As a marketer, being data driven is essential.
The problem is, most companies aren’t using their data to the capacity they could be. It’s almost a universal problem, and it means you’re leaving money on the table.
You see, the current structure of the modern marketing stack leads to a large amount of data fragmentation. As we collect more and more data, it’s becoming increasingly difficult to piece together and manage that data, and more importantly, to use that data in real-time to build better campaigns.
A brief history of marketing technology software
Though it wasn’t intended, the last two articles I wrote on the PlainFlow blog have formed a series:
- The Modern SaaS Stack and the Unexploited Amount of Data is a walkthrough that shows how companies use Modern SaaS Stack to cover their Marketing/Support/Sales activities from day-0. How their product leaders and CMOs embrace the change adjusting product/marketing strategies based on new technologies.
- In AI implications on Marketing and Analytics, I placed my considerations explaining how and why Artificial Intelligence (AI) will shape the next generation of Analytics and Marketing SaaS products.
In retrospect, there is a clear theme across both posts. And as very often happens, to understand the present, you have to invest in knowing the past.
Contact management: The beginning
Back in 1986 when digital marketing was just taking off, a company called ACT! launched a contact management software. It was designed to allow information storage and manage customer contact information and was entirely manual.
7 years later, in 1993, Tom Siebel thought that Oracle (the company where he was employed) could have sold the internal sales application as a standalone product. When Larry Ellison rejected his idea, he left Oracle and created his own company. It didn’t take too long for the Siebel Systems to become the leading provider on the market.
Siebel took off the most important features from the Database Marketing Systems and combined them with contact management solutions software. Et voilà: the very first CRM.
Enter cloud computing and marketing automation at scale
The industry had to wait for about 4 years to have a new genius disrupting the industry of CRM. His name was Mark Benioff (another former Oracle Executive) and in 1999 he had the pleasure to introduce the business world the first CRM in Cloud. The Salesforce era was only at the beginning.
After that, the adoption of the cloud as a more scalable and cost-effective approach allowed small/medium business to build CRMs around very specific market needs and establish dominance in new vertical segments.
In early 2000, the diffusion of Personal Computers transformed the way users made decisions and the paradigm buyer/seller changed again.
Mark Organ, saw a tiny space in the already very crowded CRM industry and founded Eloqua. It was 2003. Marketing automation (as we know it today) was born. Eloqua was first the product built by marketers, for marketers. Organizing multi-channel campaigns, segmenting audiences, and distributing personalized content, suddenly appeared to be easy, like never before.
The Marketing Automation industry immediately become a massive opportunity, with Eloqua leading the way. It took less than a couple of years to see the beginning of the dances with the next generation of Marketing Automation Platforms: Marketo, Pardot, ExactTarget, and many others.
In just a few years after launch, Marketing Automation was already the biggest subset of the entire CRM industry.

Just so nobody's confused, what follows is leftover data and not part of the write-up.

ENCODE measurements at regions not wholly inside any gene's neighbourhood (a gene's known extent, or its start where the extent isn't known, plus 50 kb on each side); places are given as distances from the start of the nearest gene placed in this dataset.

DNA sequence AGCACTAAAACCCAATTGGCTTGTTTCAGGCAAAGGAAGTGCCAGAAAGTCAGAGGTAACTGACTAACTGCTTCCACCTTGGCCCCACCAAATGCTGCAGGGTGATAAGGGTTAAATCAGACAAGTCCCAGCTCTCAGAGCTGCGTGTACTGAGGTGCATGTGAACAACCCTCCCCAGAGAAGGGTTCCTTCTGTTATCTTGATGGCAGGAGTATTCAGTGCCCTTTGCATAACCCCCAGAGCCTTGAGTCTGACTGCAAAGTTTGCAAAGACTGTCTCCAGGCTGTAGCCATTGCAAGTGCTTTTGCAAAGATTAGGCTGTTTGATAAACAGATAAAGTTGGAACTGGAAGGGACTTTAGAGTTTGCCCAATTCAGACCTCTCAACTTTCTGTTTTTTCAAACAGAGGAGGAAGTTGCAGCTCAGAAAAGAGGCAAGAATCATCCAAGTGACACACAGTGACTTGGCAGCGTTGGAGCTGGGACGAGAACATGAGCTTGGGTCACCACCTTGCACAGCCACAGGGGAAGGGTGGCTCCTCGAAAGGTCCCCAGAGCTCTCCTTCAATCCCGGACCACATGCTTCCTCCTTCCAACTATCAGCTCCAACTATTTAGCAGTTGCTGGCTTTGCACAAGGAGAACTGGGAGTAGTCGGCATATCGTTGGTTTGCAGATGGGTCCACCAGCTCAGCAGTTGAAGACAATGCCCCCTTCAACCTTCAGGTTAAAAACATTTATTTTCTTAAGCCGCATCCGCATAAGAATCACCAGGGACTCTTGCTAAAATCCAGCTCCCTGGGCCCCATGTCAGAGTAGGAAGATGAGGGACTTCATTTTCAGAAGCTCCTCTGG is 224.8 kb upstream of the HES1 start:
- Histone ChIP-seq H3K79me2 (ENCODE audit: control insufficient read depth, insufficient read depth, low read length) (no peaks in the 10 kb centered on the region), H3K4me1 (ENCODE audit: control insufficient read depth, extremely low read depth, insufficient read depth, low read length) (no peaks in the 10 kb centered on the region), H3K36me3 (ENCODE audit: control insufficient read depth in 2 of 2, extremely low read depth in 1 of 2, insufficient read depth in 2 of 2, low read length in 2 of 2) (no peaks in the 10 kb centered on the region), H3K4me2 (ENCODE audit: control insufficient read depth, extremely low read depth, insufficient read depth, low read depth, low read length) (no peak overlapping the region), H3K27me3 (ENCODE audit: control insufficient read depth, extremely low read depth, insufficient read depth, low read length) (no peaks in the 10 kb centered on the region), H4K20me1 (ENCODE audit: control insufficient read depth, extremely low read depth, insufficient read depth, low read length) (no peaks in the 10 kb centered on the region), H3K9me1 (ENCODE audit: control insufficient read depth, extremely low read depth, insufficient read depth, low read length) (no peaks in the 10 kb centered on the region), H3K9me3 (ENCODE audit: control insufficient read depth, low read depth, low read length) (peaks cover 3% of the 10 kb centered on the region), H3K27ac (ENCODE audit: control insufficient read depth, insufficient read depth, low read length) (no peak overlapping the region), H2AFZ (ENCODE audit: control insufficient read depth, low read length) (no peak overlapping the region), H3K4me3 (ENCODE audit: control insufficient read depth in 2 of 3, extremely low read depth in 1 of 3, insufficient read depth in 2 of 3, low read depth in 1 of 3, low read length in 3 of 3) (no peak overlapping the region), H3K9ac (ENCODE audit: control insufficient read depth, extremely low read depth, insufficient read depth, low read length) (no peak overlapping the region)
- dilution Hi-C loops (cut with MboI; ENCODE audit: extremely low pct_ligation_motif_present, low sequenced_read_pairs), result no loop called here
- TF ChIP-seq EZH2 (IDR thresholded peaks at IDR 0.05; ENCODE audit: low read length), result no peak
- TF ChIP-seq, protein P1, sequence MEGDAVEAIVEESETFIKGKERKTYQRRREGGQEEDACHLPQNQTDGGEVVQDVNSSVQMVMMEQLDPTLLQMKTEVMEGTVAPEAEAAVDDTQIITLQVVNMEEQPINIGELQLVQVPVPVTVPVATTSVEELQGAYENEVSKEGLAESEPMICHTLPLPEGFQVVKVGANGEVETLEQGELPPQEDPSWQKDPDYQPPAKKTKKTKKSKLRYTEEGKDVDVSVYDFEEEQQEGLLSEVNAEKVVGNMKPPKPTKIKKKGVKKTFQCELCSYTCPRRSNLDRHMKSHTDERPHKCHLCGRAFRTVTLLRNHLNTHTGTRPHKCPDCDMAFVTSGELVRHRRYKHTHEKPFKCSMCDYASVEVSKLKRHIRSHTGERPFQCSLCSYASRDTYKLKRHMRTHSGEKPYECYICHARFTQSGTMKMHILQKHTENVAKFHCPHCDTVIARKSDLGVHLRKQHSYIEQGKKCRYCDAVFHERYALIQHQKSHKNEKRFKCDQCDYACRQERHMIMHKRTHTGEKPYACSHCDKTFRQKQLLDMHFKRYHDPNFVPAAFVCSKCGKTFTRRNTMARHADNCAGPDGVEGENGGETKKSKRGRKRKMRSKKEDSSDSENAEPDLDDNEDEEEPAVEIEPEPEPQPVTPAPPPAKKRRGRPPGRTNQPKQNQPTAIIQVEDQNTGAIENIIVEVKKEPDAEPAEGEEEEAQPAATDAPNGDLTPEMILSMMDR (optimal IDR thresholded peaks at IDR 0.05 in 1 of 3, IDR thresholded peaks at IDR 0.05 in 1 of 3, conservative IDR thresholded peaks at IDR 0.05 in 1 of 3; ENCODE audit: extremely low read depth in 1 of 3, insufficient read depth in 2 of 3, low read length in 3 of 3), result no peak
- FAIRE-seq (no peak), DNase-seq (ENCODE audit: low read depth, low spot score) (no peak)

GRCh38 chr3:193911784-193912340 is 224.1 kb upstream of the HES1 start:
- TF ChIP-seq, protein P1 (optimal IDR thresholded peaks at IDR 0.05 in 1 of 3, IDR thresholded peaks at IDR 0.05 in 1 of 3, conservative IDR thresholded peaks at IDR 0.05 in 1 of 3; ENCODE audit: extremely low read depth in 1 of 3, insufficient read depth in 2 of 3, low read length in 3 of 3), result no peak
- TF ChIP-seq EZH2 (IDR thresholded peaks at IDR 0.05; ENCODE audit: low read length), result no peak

Limits and problems of marketing automation
There are, of course, limitations with marketing automation as we know it today. These, in my mind, break down in three ways:
- Data accessibility
- Marketing automation fatigue
- The rise of PQL over MQL model
1. Data accessibility
Back to those (early) days when Marketing Automation was just born, the world was web-centric. The situation is now completely different.
Now users interact with digital products in much more complex and different ways than a decade ago. The complexity of user interactions and the increasing of medium devices had led to an unusual proliferation of SaaS products vertical on specific markets with specific needs.
The perfect combinations of products with specific features not only is cost saving but can assure a better quality compared to the traditional all-in-one solutions.
SaaS stacks give companies the agility they need to move fast, but often they are the cause of a huge data fragmentation. Valuable customer data is buried in these disconnected tools.
Data continues to be the bedrock of success for a lot of departments in every company, no exception for marketing.
The more complex your stack is, the more customer data you are spreading across many different tools, and the more time you (or your engineering team) will need to reassemble the puzzle and get a full reasonable picture.
This is a representation of how the data fragmentation will exponentially grow with the complexity of your stack.
In yellow, the “personalization-curve” tells you how much of your data you’re actually exploiting. While the SaaS stack complexity and the data fragmentation increase, you still have the same level of personalization. The huge amount of customer data you’re generating, it’s silo’d in these tools.
The blue intersection points out the “data dead-loss” – data that you have but you can not use.
2. Marketing automation fatigue
What Nathan pointed out is a very common issue with tactic “fatigue” that exists in many fields, like Human Aesthetic, Spoken Languages, or even Cinema. There is no exception for marketing. Andrew Chen explained this as the Law of Shitty Clickthroughs. Basically, a tactic’s effectiveness fades with time as an audience is exposed to it more often. This happens in advertising all the time.
Entrepreneur Gary Vaynerchuk is famous for saying, “marketers ruin everything.”
This effect is even more clear when it comes down to marketing automation. When every marketing/product team at every company, in every industry adopt the same “best-practices” than those standards progressively lose their efficiency over time.